Some time last year, previously classified footage of a lunar mission was anonymously uploaded to a web site, www.lunartruth.com. This footage was allegedly recovered from a secret US mission to the Moon in December 1974, Apollo 18. But the astronauts never made it back to Earth, and so everything about the mission was buried even deeper. Until now.
Or, at least, so we are supposed to believe. The web site was actually viral marketing for the movie Apollo 18, which appeared in cinemas this summer. According to text at the beginning of the film, the movie is edited from the footage uploaded to the web site. In other words, everything that appears on the screen was shot by the cameras the astronauts took with them.
It’s all fictional, of course. Every one of the Saturn Vs built are accounted for – and when something costs that much money and requires that much expertise – the rockets are still claimed to be the most complex engineering projects ever undertaken – they don’t go “missing”. According to the story of the film, Apollo 18 was a secret Department of Defense mission, sent to place some early warning ICBM detectors on the lunar surface. Except it’s hard to understand how effective such devices would be on the Moon. But that doesn’t matter, because there is another secret purpose to the equipment.
The details of the mission, including a mission patch, are set up quickly,mostly through interviews with the “astronauts”: Commander Nathan Walker, CMP John Grey and LMP Benjamin Anderson. They name their CSM Freedom and LM Liberty (echoing the spacecraft of Mercury astronauts Alan B Shepard and (sort of) Virgil ‘Gus’ Grissom). Everything goes according to plan until shortly after the LM has made touchdown, and the two astronauts are on their first EVA. They discover bootprints. Yet no Apollo mission has ever visited this area of the Moon. They follow the bootprints and find a Soviet LK lander. After searching the area, they discover the cosmonaut’s body in a deep crater nearby. Also in the crater are… creatures. Rocks which turn into hostile crab-like creatures…
I went to watch Apollo 18 at the cinema because I wanted to see how accurately the movie depicted an Apollo mission. I was not especially interested in the plot – and certainly not in a story of Moon creatures attacking astronauts. The presence of a LK lander was, however, an unexpected bonus. And… in terms of accuracy, Apollo 18 makes a pretty good fist of it. The hardware all appears to be correct – even the Soviet lander. The film-makers clearly had trouble emulating micro-gravity and the Moon’s one-sixth gravity, and in some places it doesn’t appear especially convincing. But they intercut footage from the real Apollo missions, which helps improve the verisimilitude – even if the cutting between black-and-white and colour footage does begin to annoy after a while.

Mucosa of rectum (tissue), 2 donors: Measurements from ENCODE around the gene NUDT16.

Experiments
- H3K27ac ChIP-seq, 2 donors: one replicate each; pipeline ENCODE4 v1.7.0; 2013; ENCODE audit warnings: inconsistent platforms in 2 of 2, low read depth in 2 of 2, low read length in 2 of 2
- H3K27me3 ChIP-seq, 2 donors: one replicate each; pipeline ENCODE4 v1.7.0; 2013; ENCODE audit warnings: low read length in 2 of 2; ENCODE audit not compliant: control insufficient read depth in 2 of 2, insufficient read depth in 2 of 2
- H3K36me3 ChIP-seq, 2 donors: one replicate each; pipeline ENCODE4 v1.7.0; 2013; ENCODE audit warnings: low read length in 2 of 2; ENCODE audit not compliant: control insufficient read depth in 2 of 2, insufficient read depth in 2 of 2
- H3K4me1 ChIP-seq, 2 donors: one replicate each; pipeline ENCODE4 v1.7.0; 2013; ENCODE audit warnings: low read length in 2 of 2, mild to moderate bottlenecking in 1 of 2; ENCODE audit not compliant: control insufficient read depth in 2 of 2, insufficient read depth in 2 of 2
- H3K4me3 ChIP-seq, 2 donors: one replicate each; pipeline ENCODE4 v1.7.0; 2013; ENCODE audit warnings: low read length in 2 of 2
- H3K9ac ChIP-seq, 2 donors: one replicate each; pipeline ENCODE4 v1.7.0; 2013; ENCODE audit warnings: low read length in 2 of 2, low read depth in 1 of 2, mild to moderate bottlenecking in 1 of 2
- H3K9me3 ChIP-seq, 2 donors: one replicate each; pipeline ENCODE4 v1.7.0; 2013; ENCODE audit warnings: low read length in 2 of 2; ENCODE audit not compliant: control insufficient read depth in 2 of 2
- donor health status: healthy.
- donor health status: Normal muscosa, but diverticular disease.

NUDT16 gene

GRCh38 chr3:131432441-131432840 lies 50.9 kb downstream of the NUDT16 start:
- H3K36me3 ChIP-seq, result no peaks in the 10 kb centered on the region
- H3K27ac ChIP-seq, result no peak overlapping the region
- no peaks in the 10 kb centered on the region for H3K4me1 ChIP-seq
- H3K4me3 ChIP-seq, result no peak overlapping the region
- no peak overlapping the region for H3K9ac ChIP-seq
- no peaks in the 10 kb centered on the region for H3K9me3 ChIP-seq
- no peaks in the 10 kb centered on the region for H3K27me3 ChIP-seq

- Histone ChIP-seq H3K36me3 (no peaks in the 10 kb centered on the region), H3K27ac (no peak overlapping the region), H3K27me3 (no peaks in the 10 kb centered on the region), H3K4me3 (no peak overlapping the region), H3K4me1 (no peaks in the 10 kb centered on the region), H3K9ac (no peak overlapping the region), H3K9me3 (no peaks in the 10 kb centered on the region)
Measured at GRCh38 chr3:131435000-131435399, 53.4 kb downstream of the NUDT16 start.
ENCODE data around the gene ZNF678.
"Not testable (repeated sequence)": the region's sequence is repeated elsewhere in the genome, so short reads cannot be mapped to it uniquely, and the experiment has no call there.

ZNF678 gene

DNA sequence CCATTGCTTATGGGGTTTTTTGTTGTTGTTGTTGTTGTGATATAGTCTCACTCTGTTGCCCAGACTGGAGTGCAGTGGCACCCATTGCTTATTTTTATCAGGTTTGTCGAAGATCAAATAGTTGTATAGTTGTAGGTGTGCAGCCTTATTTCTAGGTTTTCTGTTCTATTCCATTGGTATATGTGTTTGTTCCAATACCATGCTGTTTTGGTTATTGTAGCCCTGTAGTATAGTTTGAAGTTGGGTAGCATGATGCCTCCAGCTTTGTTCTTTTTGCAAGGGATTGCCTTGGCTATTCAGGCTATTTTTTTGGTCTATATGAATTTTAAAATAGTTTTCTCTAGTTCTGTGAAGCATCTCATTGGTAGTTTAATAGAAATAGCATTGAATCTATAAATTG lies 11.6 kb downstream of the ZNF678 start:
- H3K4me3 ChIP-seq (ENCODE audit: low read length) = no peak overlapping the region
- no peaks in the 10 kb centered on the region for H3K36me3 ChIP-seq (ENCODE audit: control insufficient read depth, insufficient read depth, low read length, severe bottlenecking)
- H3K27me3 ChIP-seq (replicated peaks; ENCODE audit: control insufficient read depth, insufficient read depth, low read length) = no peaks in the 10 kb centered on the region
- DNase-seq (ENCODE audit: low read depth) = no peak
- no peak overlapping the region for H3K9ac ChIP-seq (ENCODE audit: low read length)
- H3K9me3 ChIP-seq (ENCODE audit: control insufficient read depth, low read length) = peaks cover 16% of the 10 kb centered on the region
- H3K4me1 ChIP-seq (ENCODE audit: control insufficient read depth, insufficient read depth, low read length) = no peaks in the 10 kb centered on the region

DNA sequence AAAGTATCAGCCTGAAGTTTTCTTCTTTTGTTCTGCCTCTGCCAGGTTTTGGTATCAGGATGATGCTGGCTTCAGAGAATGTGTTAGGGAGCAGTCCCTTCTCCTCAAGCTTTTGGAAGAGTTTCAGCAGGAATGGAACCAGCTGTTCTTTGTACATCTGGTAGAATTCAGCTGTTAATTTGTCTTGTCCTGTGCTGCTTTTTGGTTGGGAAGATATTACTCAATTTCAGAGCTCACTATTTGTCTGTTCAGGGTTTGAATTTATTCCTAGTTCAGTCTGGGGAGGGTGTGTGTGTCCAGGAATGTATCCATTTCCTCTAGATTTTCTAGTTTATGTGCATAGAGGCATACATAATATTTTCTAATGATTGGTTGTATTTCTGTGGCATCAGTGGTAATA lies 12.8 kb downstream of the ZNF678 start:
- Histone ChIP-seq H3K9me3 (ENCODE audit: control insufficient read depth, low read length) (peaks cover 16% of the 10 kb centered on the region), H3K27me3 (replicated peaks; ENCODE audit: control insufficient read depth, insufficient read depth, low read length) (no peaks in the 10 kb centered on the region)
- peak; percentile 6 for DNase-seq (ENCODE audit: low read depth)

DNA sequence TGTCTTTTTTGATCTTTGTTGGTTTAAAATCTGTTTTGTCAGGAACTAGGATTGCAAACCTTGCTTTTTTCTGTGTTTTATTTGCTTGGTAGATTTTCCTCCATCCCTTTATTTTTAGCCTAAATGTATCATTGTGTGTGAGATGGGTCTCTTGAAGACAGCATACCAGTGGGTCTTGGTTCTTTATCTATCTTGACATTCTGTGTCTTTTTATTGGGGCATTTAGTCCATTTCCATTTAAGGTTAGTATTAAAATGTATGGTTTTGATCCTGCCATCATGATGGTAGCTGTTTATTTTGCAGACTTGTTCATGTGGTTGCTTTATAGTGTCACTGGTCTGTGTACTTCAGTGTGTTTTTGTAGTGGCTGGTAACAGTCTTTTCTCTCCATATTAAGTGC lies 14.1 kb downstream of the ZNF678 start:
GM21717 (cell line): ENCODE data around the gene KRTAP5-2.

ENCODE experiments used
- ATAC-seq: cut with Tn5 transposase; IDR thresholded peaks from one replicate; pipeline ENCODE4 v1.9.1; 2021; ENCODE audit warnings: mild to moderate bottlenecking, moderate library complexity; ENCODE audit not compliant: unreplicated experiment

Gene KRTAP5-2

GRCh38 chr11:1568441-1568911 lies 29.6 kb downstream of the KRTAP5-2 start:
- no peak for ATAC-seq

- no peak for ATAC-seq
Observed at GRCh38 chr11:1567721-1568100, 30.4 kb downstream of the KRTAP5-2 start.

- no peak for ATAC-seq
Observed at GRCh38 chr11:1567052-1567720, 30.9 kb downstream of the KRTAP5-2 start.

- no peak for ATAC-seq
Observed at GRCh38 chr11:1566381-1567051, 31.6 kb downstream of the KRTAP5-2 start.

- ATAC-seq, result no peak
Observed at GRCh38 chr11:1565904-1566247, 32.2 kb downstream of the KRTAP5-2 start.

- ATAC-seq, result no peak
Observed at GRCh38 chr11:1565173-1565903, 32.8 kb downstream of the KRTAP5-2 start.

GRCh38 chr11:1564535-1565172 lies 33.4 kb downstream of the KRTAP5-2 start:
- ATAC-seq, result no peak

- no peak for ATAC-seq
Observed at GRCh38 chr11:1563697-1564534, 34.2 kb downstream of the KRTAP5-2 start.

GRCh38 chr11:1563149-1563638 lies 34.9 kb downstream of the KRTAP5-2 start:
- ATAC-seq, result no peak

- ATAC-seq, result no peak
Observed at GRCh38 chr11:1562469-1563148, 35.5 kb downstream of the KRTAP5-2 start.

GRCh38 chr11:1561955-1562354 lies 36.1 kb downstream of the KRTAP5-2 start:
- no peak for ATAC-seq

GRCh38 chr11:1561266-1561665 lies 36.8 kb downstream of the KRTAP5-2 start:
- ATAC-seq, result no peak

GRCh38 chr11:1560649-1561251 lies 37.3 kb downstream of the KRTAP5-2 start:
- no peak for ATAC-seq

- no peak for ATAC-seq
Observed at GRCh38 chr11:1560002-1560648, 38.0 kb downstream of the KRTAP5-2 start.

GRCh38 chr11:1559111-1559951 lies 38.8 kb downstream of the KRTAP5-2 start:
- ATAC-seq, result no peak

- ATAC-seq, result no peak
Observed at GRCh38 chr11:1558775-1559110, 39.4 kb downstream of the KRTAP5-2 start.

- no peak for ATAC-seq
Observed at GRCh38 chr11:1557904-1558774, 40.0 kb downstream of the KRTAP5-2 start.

Having said that, every foot of film in Apollo 18 is supposed to have been shot by cameras in situ. In one or two places, the film-makers slip up and frame shots that could not have come from them. And, it has to be asked, if the mission never returned to Earth, how was the footage recovered? Some of it is from television cameras, but other footage looks to have been shot on 16mm.
There was some vagueness in the tasks performed by the three astronauts during their trip to the Moon and the LM’s descent. I was waiting for LMP Anderson to begin reading out height and fuel, but he did this only briefly. And then the LM landed. But mostly the dialogue was convincing. Except… It’s unlikely an astronaut in 1974 would have known details of the abandoned Soviet lunar programme. That one had existed, perhaps; but not that the lunar lander was called the LK.
Apollo 18‘s story felt somewhat lopsided. Very little happens for the first two-thirds, as the mission approaches the Moon and then the LM makes its landing. But then the the story begins to pick up when Walker and Anderson discover the LK and the dead cosmonaut. It’s a shame it then devolve into a silly monster movie.To be fair, the moon-rock creatures are quite effective, and a real sense of paranoia develops in the LM between the two astronauts after the first attack.
I will probably buy the DVD for the collection, but the film is not really worth paying the inflated price of a cinema ticket to see.
Apollo 18, dir. Gonzalo López-Gallego (2011, Dimension Films, length 86 minutes)